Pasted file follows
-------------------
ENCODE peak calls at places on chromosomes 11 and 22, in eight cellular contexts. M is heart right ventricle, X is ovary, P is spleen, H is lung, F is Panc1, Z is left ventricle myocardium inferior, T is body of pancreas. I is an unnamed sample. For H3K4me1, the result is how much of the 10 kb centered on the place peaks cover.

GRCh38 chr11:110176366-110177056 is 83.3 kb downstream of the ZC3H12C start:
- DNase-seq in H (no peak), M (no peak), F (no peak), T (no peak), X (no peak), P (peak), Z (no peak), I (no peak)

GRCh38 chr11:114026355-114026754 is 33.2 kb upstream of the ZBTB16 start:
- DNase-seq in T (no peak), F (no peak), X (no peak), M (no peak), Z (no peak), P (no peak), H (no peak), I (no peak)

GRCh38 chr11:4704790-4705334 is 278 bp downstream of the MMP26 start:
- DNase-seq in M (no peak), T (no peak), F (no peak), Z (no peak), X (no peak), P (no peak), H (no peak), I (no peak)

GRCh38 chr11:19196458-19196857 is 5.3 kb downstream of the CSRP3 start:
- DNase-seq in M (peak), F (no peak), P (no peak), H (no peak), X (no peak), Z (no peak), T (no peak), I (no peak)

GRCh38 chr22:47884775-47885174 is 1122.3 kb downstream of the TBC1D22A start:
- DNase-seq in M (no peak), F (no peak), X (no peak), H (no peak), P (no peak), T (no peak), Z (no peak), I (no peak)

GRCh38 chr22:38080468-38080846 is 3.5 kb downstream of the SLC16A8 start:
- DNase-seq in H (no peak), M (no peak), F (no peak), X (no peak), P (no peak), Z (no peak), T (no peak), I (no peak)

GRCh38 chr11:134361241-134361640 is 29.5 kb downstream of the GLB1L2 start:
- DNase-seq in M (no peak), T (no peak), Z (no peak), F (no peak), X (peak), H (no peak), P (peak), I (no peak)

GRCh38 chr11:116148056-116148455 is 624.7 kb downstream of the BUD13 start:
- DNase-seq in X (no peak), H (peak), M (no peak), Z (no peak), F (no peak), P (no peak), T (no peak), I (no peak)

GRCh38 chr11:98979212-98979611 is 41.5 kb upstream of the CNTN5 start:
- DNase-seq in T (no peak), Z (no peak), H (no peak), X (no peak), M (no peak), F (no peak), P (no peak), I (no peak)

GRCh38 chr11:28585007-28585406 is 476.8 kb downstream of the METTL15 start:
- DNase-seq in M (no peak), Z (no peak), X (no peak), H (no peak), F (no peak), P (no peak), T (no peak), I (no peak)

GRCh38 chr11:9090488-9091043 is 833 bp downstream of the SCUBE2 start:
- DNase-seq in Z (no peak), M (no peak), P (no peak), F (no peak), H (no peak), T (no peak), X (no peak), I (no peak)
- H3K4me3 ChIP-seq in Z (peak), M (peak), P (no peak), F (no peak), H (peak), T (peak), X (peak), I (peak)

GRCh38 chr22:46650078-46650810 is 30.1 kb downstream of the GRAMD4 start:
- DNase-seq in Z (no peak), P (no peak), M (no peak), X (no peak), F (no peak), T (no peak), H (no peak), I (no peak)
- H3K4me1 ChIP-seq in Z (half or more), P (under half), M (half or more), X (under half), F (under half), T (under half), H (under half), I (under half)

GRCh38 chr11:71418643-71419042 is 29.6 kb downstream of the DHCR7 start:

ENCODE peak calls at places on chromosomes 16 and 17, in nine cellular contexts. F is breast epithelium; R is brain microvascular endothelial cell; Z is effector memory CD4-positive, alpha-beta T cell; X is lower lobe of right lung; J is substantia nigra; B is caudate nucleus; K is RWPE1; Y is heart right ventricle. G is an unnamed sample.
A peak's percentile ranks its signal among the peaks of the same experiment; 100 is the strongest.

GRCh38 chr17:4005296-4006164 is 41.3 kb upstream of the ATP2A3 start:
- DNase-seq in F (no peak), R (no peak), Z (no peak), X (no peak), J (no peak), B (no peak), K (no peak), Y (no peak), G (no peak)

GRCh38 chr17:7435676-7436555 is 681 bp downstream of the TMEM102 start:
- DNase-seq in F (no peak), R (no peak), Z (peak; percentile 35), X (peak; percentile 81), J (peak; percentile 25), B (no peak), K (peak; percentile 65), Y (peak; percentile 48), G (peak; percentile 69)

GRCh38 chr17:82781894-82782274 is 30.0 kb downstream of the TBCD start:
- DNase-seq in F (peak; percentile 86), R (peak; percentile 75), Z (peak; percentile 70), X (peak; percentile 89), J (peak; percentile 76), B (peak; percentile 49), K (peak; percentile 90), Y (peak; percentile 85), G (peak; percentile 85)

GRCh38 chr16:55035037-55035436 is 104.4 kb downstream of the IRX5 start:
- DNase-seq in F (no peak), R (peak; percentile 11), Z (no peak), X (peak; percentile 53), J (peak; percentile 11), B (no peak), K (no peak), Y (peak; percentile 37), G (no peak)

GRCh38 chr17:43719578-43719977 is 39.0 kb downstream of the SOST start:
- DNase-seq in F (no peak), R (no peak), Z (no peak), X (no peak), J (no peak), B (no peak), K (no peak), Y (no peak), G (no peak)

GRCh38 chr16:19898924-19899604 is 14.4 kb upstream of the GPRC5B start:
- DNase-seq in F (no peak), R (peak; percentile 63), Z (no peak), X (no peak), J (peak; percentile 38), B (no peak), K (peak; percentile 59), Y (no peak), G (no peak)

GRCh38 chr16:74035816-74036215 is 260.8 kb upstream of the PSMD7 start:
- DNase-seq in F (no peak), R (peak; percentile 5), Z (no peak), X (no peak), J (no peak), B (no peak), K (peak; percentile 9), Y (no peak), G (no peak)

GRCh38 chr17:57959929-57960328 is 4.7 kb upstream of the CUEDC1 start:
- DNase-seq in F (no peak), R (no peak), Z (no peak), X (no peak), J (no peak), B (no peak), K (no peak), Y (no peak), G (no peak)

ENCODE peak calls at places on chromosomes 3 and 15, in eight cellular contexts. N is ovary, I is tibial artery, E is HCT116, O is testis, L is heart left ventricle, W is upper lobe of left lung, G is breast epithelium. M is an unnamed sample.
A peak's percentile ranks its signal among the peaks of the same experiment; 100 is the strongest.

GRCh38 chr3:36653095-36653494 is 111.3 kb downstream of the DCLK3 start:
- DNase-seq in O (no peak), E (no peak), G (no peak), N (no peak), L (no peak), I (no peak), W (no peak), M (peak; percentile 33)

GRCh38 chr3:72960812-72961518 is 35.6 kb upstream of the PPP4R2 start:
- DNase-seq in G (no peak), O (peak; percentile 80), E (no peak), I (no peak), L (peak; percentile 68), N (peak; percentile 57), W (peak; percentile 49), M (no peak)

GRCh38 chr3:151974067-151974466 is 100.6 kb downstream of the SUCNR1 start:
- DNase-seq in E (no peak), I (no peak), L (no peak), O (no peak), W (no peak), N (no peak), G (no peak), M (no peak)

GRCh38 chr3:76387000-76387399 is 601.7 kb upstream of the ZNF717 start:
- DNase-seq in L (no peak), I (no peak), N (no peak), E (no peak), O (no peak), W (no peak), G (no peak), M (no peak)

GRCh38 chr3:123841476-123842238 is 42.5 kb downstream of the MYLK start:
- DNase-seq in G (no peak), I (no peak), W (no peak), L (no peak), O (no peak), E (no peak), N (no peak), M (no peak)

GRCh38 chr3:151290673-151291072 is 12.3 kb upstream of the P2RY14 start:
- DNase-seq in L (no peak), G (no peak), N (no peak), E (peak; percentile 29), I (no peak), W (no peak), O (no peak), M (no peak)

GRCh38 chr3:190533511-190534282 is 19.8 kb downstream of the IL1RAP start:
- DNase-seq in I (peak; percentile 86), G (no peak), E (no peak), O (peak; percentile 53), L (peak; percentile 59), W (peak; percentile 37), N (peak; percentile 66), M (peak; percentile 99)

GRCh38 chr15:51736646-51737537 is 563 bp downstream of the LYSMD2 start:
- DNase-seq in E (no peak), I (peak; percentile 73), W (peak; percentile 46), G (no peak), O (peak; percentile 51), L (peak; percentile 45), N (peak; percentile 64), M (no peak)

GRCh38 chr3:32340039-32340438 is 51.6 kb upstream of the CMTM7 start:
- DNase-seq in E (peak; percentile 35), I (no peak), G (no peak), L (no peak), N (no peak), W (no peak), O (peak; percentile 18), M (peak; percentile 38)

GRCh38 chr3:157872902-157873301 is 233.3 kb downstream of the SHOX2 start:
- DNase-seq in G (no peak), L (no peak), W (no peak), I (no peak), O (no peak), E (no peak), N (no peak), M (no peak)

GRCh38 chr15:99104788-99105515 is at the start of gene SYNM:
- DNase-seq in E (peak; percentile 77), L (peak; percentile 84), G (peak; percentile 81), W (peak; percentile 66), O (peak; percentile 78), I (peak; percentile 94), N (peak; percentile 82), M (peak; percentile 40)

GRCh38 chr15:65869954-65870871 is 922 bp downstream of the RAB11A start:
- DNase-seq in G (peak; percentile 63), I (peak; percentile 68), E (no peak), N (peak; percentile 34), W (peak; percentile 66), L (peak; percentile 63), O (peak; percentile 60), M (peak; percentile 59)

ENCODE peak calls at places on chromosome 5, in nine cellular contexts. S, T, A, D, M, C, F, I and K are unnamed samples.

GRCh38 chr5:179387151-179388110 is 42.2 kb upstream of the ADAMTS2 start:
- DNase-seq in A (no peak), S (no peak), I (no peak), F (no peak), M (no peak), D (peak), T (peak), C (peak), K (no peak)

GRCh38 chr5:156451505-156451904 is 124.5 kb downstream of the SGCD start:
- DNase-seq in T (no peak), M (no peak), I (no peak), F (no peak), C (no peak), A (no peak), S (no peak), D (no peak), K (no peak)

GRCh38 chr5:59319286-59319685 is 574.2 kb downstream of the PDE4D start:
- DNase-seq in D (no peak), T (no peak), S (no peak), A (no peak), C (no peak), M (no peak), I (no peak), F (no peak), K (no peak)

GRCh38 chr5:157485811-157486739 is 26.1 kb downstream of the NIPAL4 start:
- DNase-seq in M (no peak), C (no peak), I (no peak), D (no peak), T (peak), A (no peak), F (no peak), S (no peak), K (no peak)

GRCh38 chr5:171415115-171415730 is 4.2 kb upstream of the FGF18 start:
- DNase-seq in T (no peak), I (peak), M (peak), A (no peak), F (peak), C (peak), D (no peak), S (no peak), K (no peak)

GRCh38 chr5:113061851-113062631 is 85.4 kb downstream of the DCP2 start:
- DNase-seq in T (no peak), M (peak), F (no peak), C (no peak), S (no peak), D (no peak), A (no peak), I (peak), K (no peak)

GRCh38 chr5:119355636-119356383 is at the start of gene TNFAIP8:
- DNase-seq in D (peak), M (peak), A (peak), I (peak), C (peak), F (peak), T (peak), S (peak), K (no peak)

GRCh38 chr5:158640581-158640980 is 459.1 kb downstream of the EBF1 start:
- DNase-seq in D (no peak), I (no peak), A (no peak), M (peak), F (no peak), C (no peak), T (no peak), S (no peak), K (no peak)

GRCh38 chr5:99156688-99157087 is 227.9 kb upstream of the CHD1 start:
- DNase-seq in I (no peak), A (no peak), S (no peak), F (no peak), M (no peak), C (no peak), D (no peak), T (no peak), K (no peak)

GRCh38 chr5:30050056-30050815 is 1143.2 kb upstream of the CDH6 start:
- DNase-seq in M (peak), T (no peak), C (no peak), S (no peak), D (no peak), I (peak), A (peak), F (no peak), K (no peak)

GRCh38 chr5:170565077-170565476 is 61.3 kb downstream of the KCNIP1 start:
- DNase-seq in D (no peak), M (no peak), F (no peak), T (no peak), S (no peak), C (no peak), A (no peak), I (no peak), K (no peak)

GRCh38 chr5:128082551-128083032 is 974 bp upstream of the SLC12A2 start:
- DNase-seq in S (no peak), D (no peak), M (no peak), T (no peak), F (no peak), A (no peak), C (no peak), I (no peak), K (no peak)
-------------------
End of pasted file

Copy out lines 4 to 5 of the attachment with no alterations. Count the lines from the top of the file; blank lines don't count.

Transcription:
GRCh38 chr11:114026355-114026754 is 33.2 kb upstream of the ZBTB16 start:
- DNase-seq in T (no peak), F (no peak), X (no peak), M (no peak), Z (no peak), P (no peak), H (no peak), I (no peak)